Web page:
"Rusalka's Long Legs," published in The Kenyon Review is what I found and..., oh! It's heartbreaking! And suspenseful! Heartbreaking and suspenseful in a way similar to "Nemecia," a story by Kirsten Valdez Quade, who happens to be a 2013 recipient of the same award.
Anyway, the one story reminder of the other because I found both of them difficult to read, so vulnerable are the characters, children; and so tragic are their plights, physical mutilation. This is interesting to me because while I thoroughly enjoyed both stories and while I'm not likely to ever forget either of them, the sheer agony I associate with reading them makes me wonder if I could ever write such a story: one that faces such tragedy directly on, leading the reader by hand and guiding them to the very, very edge, going even so far as to dangle them over for a moment.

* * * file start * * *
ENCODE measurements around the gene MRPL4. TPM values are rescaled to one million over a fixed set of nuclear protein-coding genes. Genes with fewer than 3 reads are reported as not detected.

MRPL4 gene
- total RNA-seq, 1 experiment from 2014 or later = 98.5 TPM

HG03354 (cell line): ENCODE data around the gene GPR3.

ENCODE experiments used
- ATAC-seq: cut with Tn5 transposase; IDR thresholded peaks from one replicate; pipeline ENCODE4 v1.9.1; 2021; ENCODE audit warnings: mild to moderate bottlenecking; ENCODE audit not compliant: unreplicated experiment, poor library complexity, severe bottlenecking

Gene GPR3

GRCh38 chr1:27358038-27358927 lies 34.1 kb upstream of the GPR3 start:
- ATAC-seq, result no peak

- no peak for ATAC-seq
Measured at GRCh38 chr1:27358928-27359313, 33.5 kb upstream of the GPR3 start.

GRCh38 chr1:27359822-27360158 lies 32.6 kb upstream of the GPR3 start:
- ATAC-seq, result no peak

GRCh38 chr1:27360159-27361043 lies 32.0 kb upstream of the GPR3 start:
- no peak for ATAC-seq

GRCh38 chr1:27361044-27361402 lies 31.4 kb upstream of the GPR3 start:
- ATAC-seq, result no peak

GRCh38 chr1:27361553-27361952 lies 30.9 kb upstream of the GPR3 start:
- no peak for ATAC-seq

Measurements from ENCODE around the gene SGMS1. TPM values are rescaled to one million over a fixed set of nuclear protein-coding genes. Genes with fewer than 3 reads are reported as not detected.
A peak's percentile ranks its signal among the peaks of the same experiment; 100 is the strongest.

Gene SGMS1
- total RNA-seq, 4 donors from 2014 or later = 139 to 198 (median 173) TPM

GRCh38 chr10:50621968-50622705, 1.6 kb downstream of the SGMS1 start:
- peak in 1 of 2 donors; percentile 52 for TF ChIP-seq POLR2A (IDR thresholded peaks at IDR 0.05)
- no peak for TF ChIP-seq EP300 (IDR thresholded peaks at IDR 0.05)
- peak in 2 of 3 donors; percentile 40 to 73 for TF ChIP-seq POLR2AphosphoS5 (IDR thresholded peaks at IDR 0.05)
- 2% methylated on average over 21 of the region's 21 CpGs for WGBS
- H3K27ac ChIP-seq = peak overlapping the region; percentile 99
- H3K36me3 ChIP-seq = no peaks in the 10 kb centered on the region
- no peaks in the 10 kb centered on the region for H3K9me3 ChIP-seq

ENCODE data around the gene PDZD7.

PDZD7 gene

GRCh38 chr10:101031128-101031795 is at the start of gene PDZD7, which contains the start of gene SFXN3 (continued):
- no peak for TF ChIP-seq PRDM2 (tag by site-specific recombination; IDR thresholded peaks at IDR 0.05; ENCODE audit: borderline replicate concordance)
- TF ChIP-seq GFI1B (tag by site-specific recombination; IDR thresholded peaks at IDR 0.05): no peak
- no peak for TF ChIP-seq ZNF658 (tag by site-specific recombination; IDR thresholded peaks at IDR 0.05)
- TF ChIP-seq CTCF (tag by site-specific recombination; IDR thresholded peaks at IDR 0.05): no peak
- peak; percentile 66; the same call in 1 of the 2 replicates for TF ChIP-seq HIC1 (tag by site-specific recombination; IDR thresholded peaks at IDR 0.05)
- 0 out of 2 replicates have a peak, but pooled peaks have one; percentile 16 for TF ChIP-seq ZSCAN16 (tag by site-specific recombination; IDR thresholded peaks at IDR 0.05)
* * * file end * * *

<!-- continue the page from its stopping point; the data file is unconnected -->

And just wondering this makes me know I have to try.